On the final panel of the AAA Access Control Policy, you will configure the policy to use a custom XSLT processing stylesheet. In this stylesheet, you will write code to programmatically perform the following processing steps:
- Extract the user ID and password from the incoming basic authentication credentials and place these values in variables.
- Populate two variables with the Server SPN (SPN is the backend web application, which has to be hardcoded), and the Client SPN, using the incoming user ID (UPN) as part of the Client SPN.
- Generate a Kerberos token by calling the DataPower provided
dp:get-kerberos-apreq() extension function. The Client SPN,
the client password (this is also the client's secret key from
the KDC's perspective), and the Server SPN is used as
parameters for this function call. The returned token from the
KDC contains the incoming client user ID since you specified
the UPN for your token request.
Note: In this example, we are also setting an optional parameter for the dp:get-kerberos-apreq() method to turn on the "generateGssChecksum" option. This forces a checksum to be generated for the Kerberos token. This checksum is required if interacting with more current versions of WebSphere Application Server.
- Populate a variable to hold the value of the Kerberos token. Extract the necessary string from the token returned from the previous dp:get-kerberos-apreq() call to populate this variable.
- Add this header as an "Authorization" header to the outgoing request to the backend server.
When the client request is sent to the backend server, it contains a Kerberos token associated with the actual client user ID. This allows the backend server to authenticate the Kerberos token and identifies the user who made the request. As mentioned before, this is different from the first article of the series, where all the requests are sent to the backend server with one common or shared user ID (user ID associated with the Client keytab file imported into DataPower).
- Create a new file called kerbDemo2Custom.xsl. Add the
code shown in Listing 1 to the file and save this file to a temporary
directory. You are looking at the Probe data later in this article to
get more clarification on the logic in this stylesheet.
Listing 1. KerbDemo2Custom.xsl
<?xml version="1.0" encoding="UTF-8"?> <xsl:stylesheet version="1.0" xmlns:xsl="http://www.w3.org/1999/XSL/Transform" xmlns:dp="http://www.datapower.com/extensions" extension-element-prefixes="dp"> <xsl:output method="xml"/> <xsl:template match="/"> <!-- ********** Get the userid and password from the basic authentication parameters. Typically this will be the authenticated user id. You should get it from the AU output. But since that will be a DN, it makes sense, in this case, to get it from the request directly as the id is already authenticated. ********** --> <xsl:variable name="userid"> <xsl:value-of select="dp:auth-info('basic-auth-name')"/> </xsl:variable> <xsl:variable name="pwd"> <xsl:value-of select="dp:auth-info('basic-auth-password')"/> </xsl:variable> <!-- ********** Create the Kerberos Client SPN using the user ID as SPN value. Also create the Kerberos Service SPN using a hard coded value. This SPN is the backend Web Application. ********** --> <xsl:variable name="kerb_client_spn" select="concat($userid,'@CSUPPORT.COM')" /> <xsl:variable name="kerb_server_spn" select="'HTTP/oc4102831681.csupport.com@CSUPPORT.COM'" /> <!-- ********** Setup an option parameter to generate a checksum as part of this ticket. ********** --> <xsl:variable name="options"> <options GenerateGssChecksum="on" GssChecksumFlags="REPLAY+SEQUENCE+CONF+INTEG" RequestForwardableTicket="on"/> </xsl:variable> <!-- ********** Then generate the Kerberos ticket for the Client SPN (to talk with the Server SPN) ********** --> <xsl:variable name="kerb_apreq" select="dp:kerberos-get-apreq($kerb_client_spn,concat ('password:', $pwd), $kerb_server_spn, $options)"/> <!-- ********** Extract the "spnego-apreq-base64" element from the generated Kerberos ticket. ********** --> <xsl:variable name="kerb_apreq_base64"> <xsl:value-of select="concat('Negotiate ',$kerb_apreq/apreq/spnego-apreq-base64)"/> </xsl:variable> <!-- ********** Add the kerberos token as an HTTP "Authorization" header to the outgoing HTTP request. ********** --> <dp:set-http-request-header name="'Authorization'" value="$kerb_apreq_base64"/> </xsl:template> </xsl:stylesheet>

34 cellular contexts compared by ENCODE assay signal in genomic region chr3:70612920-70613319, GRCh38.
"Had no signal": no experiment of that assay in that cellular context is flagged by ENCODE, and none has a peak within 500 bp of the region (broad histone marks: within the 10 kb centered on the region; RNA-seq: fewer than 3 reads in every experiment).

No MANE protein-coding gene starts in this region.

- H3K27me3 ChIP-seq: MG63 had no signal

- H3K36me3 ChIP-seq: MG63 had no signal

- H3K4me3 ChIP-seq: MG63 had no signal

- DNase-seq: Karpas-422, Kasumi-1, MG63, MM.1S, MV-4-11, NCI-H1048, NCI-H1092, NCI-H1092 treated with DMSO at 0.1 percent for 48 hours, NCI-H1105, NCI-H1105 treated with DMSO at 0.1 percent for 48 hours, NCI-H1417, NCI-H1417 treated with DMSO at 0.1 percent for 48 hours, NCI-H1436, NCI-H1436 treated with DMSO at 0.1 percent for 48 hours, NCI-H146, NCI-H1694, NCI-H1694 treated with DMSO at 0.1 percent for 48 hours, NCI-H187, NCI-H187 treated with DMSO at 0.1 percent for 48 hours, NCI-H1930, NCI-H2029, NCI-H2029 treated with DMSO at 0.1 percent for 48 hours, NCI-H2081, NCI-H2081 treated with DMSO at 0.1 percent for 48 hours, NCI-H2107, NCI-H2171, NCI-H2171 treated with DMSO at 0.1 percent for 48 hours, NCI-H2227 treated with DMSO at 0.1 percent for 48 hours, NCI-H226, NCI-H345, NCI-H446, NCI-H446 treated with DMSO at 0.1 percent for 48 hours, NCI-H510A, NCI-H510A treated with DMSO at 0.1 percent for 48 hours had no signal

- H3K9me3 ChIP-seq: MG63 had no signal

- Under the "Choose any post processing" section of this panel, click
the on radio button for the "Run Custom Post
Processing Stylesheet" option. Then click the Upload
button as shown in Figure 21.
Figure 21. Run Custom Post Processing Stylesheet section
- In the "Upload File to Directory" panel, browse to the directory where
the "kerbDemo2Custom.xsl" resides, highlight it, click
Open, and click the Upload
button. See Figure 22.
Figure 22. Upload XSL file dialog
- Click the Commit button to submit and apply this configuration.
- Click on the Done button on the "Configure an Access
Control Policy" panel, click Done on the "Configure
AAA Action" panel, and then click the Apply Policy